New Chinese provocation! Strategic 'G695' highway through Aksai Chin
Just three days ago, a satellite image showed China had built a fully functional village east of the Doklam plateau on the Bhutanese side, a territory considered important for India's strategic interest.
Days after the military commanders of two Himalayan giants held their 16th round of talks to resolve the border standoff in eastern Ladakh that ended inconclusively, the Xi Jinping administration has revealed its plan to construct a new highway named 'G695' which will pass through Aksai Chin, the area which India has been claiming since long.
The G695 highway connecting Xinjiang and Tibet will be constructed as part of China's further boost to its strategic position in the disputed region.
It should also be noted that just three days ago, a satellite image emerged showing China had built a fully functional village east of the Doklam plateau on the Bhutanese side, a territory considered important for India's strategic interest.
This is the same region where the armies of India and China were engaged in a 73-day border standoff at the Doklam tri-junction. China had then tried to build a road inside the Bhutanese territory.
Stating that the country is taking all necessary measures to safeguard its interests, foreign ministry spokesperson Arindam Bagchi told media persons during his weekly press briefings that the government was keeping a constant watch on all developments having a bearing on its national security.
There are 345 construction plans proposed in China's new national programme. As per the Hong Kong-based South China Morning Post, China has set a target to construct a total of 461,000 km of highways and motorways by 2035. It wants to revive its faltering economy and boost consumer spending through infrastructure investment.
Before this, Beijing had constructed a national highway in the Aksai region in the 1950s named 'G219'. China controls 38,000 sq km of land that India has been claiming.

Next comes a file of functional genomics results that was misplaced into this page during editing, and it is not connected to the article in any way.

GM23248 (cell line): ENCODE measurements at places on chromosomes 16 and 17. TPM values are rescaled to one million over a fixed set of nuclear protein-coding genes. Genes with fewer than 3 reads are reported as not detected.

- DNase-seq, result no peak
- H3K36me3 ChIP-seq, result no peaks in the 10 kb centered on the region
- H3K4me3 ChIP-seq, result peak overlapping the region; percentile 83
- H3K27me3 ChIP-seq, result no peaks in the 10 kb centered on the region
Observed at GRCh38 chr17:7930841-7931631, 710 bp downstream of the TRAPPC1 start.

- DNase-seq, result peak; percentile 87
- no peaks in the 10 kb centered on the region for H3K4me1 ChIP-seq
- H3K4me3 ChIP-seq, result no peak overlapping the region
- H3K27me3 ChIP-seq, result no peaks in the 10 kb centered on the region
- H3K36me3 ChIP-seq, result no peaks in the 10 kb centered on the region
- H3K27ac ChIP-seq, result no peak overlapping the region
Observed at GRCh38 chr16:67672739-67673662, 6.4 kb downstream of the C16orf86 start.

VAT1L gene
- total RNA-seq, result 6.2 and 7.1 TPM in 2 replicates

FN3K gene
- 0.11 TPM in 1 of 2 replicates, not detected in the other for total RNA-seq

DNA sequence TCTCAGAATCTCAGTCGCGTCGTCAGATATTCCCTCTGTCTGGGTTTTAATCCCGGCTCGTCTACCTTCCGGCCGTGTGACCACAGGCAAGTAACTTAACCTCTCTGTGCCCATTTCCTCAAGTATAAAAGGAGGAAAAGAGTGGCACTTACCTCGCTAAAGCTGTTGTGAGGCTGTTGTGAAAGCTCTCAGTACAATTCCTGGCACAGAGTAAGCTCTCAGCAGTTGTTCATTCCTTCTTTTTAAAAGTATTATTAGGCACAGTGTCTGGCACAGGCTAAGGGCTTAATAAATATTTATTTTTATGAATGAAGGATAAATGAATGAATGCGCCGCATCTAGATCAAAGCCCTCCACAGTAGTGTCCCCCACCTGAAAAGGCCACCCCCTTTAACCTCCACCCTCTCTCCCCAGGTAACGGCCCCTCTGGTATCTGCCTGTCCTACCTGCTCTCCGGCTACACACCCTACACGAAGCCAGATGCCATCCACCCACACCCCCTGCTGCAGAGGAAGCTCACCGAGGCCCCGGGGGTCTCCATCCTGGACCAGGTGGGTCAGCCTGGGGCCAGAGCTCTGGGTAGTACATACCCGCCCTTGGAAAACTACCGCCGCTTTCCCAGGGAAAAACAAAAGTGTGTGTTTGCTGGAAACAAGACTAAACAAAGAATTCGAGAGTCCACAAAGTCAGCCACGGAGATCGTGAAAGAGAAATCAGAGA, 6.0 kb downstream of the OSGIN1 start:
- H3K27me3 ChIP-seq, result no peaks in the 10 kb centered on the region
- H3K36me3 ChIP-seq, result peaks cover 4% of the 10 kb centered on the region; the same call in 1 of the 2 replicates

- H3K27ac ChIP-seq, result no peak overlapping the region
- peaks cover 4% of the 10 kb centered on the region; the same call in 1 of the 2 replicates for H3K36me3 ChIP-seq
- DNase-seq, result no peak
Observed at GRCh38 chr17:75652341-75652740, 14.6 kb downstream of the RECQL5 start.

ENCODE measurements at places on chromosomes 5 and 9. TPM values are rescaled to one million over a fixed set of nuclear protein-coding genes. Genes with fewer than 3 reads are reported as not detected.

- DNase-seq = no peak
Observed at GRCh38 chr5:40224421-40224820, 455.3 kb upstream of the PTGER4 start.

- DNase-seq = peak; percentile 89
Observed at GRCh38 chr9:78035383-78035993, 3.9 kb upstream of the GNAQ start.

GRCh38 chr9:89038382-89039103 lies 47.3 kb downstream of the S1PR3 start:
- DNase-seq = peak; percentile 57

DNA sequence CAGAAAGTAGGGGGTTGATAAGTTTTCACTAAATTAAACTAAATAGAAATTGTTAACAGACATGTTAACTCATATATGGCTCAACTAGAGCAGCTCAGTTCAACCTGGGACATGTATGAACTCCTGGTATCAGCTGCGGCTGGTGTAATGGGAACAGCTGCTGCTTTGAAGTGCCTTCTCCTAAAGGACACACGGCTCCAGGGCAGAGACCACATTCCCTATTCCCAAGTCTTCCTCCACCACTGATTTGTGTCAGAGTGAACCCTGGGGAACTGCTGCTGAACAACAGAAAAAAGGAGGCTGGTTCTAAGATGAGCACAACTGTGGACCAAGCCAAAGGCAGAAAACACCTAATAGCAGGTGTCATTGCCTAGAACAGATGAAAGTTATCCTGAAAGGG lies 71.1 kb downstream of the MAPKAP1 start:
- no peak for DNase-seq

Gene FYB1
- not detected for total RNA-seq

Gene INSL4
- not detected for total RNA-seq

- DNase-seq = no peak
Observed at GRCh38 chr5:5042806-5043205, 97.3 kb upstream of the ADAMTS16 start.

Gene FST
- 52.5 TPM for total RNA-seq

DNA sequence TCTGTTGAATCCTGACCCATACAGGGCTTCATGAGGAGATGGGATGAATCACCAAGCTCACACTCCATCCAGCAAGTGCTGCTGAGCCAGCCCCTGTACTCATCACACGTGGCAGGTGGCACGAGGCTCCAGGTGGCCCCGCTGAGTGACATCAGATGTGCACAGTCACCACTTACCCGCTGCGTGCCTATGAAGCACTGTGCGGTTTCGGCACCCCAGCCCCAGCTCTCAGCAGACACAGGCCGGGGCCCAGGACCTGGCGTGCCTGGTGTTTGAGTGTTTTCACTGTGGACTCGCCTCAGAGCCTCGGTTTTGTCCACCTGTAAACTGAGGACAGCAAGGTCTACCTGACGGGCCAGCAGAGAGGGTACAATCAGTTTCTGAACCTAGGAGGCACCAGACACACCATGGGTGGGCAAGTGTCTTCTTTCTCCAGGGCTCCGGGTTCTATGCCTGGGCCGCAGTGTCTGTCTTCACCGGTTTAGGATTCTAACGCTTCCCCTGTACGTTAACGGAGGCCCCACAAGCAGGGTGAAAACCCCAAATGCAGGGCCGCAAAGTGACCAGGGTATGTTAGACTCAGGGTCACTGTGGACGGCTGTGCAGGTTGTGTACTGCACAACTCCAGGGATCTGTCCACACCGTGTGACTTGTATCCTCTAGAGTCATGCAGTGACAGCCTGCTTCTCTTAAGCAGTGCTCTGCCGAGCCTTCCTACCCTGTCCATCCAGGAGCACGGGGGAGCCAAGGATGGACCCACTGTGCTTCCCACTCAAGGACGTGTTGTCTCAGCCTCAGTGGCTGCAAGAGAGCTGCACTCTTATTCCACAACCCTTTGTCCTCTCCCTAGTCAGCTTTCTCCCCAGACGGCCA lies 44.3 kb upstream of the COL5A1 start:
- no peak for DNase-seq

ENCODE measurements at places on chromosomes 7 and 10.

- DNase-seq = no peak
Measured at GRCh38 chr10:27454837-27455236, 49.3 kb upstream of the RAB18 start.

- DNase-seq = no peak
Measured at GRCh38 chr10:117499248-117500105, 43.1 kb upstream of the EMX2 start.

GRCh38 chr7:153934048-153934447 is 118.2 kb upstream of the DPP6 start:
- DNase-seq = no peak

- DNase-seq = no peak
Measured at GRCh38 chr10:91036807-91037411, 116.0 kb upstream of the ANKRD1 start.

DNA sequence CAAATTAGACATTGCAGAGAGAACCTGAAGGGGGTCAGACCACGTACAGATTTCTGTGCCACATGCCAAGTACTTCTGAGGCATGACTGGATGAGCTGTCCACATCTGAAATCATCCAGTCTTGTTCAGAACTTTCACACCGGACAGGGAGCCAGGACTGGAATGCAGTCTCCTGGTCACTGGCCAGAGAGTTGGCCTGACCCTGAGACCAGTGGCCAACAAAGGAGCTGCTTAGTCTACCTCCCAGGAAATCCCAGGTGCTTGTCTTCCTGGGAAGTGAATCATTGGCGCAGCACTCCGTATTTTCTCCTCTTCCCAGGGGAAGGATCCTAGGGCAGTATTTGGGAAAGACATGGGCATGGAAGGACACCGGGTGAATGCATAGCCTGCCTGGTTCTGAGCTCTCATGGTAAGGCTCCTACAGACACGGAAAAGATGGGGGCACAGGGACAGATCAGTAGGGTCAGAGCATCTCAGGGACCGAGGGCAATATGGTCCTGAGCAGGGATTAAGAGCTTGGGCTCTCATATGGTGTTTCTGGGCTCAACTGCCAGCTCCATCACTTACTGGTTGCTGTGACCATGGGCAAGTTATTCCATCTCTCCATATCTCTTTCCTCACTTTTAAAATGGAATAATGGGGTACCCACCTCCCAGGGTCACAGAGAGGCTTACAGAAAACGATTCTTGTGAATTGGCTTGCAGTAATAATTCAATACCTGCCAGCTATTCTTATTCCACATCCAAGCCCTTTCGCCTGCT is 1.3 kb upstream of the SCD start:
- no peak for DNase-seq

However, the details of the construction are yet to be revealed. As per the experts, the highway may also go near hotly-contested areas such as the Depsang Plains, Galwan Valley and Hot Springs on the LAC.
Strategic expert Major Gen Sudhakar Jee (R) told Asianet Newsable that consequent to the Doklam stand-off in 2017 resulting in Indian troops blocking the construction of a road by Chinese to Jhamperi ridge from Doklam plateau, China has built infrastructure between 9-27 Kms from the point where Indian troops had stopped them.
"There are 200 buildings in six places, as per satellite pictures, over the said distance, that China has built. There is a 9 Km road through the Pangda village well away from the stand-off area, possibly meandering its alignment towards the Jhamperi ridge from another direction so as to dominate the Siliguri corridor by observation and fire," he said.
"The Siliguri Corridor extending over 200 Kms West-East and 16-60 Kms North-South, India's Chicken neck, with a crow-fly distance of 12-17 Kms from Jhamperi ridge can be choked effectively by Chinese during the conflict. Being the gateway to seven northeastern states, the Corridor to be operational must be dominated at vantage or strategic locations to provide depth to it from Bhutan, Bangladesh and Nepal," Maj Gen Sudhakar Jee said.
He is of the opinion that New Delhi must prevail upon Bhutan to stop the road diversion through Pangda village being constructed by China and developed towards Siliguri Corridor at all costs.
Both Beijing and Delhi have further stepped up their infrastructure development over the past two years in their efforts to improve logistics capabilities along the LAC in the Himalayas.